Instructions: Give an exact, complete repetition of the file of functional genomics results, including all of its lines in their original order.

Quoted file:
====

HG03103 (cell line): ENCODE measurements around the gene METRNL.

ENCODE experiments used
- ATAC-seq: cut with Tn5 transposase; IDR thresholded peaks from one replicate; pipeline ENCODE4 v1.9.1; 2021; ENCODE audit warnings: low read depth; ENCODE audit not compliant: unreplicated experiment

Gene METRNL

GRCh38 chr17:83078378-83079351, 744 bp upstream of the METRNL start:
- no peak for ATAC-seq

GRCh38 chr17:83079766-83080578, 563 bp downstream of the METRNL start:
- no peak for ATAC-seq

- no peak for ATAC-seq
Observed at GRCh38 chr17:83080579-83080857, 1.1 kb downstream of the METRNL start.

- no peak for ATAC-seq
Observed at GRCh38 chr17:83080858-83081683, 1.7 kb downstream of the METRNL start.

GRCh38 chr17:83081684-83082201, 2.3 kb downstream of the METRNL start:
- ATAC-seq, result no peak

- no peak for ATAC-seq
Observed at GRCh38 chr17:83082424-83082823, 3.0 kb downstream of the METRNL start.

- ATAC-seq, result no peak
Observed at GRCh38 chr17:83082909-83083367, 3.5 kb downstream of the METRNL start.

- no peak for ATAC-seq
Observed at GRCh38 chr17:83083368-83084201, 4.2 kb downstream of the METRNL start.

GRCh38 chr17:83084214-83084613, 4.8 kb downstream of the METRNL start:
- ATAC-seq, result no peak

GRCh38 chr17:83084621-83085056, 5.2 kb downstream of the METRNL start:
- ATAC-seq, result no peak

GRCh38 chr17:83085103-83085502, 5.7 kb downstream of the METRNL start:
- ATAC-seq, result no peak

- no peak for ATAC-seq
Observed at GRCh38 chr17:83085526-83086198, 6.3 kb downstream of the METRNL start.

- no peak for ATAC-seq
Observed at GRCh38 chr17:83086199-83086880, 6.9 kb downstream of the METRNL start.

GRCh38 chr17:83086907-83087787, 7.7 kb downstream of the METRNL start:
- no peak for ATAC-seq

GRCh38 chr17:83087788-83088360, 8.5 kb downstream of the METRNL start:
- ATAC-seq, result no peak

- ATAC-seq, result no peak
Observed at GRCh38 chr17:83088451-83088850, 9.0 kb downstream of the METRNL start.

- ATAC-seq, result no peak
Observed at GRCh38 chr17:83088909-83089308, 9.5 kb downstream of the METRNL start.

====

HG03103 (cell line): ENCODE measurements around the gene METRNL.

ENCODE experiments used
- ATAC-seq: cut with Tn5 transposase; IDR thresholded peaks from one replicate; pipeline ENCODE4 v1.9.1; 2021; ENCODE audit warnings: low read depth; ENCODE audit not compliant: unreplicated experiment

Gene METRNL

GRCh38 chr17:83078378-83079351, 744 bp upstream of the METRNL start:
- no peak for ATAC-seq

GRCh38 chr17:83079766-83080578, 563 bp downstream of the METRNL start:
- no peak for ATAC-seq

- no peak for ATAC-seq
Observed at GRCh38 chr17:83080579-83080857, 1.1 kb downstream of the METRNL start.

- no peak for ATAC-seq
Observed at GRCh38 chr17:83080858-83081683, 1.7 kb downstream of the METRNL start.

GRCh38 chr17:83081684-83082201, 2.3 kb downstream of the METRNL start:
- ATAC-seq, result no peak

- no peak for ATAC-seq
Observed at GRCh38 chr17:83082424-83082823, 3.0 kb downstream of the METRNL start.

- ATAC-seq, result no peak
Observed at GRCh38 chr17:83082909-83083367, 3.5 kb downstream of the METRNL start.

- no peak for ATAC-seq
Observed at GRCh38 chr17:83083368-83084201, 4.2 kb downstream of the METRNL start.

GRCh38 chr17:83084214-83084613, 4.8 kb downstream of the METRNL start:
- ATAC-seq, result no peak

GRCh38 chr17:83084621-83085056, 5.2 kb downstream of the METRNL start:
- ATAC-seq, result no peak

GRCh38 chr17:83085103-83085502, 5.7 kb downstream of the METRNL start:
- ATAC-seq, result no peak

- no peak for ATAC-seq
Observed at GRCh38 chr17:83085526-83086198, 6.3 kb downstream of the METRNL start.

- no peak for ATAC-seq
Observed at GRCh38 chr17:83086199-83086880, 6.9 kb downstream of the METRNL start.

GRCh38 chr17:83086907-83087787, 7.7 kb downstream of the METRNL start:
- no peak for ATAC-seq

GRCh38 chr17:83087788-83088360, 8.5 kb downstream of the METRNL start:
- ATAC-seq, result no peak

- ATAC-seq, result no peak
Observed at GRCh38 chr17:83088451-83088850, 9.0 kb downstream of the METRNL start.

- ATAC-seq, result no peak
Observed at GRCh38 chr17:83088909-83089308, 9.5 kb downstream of the METRNL start.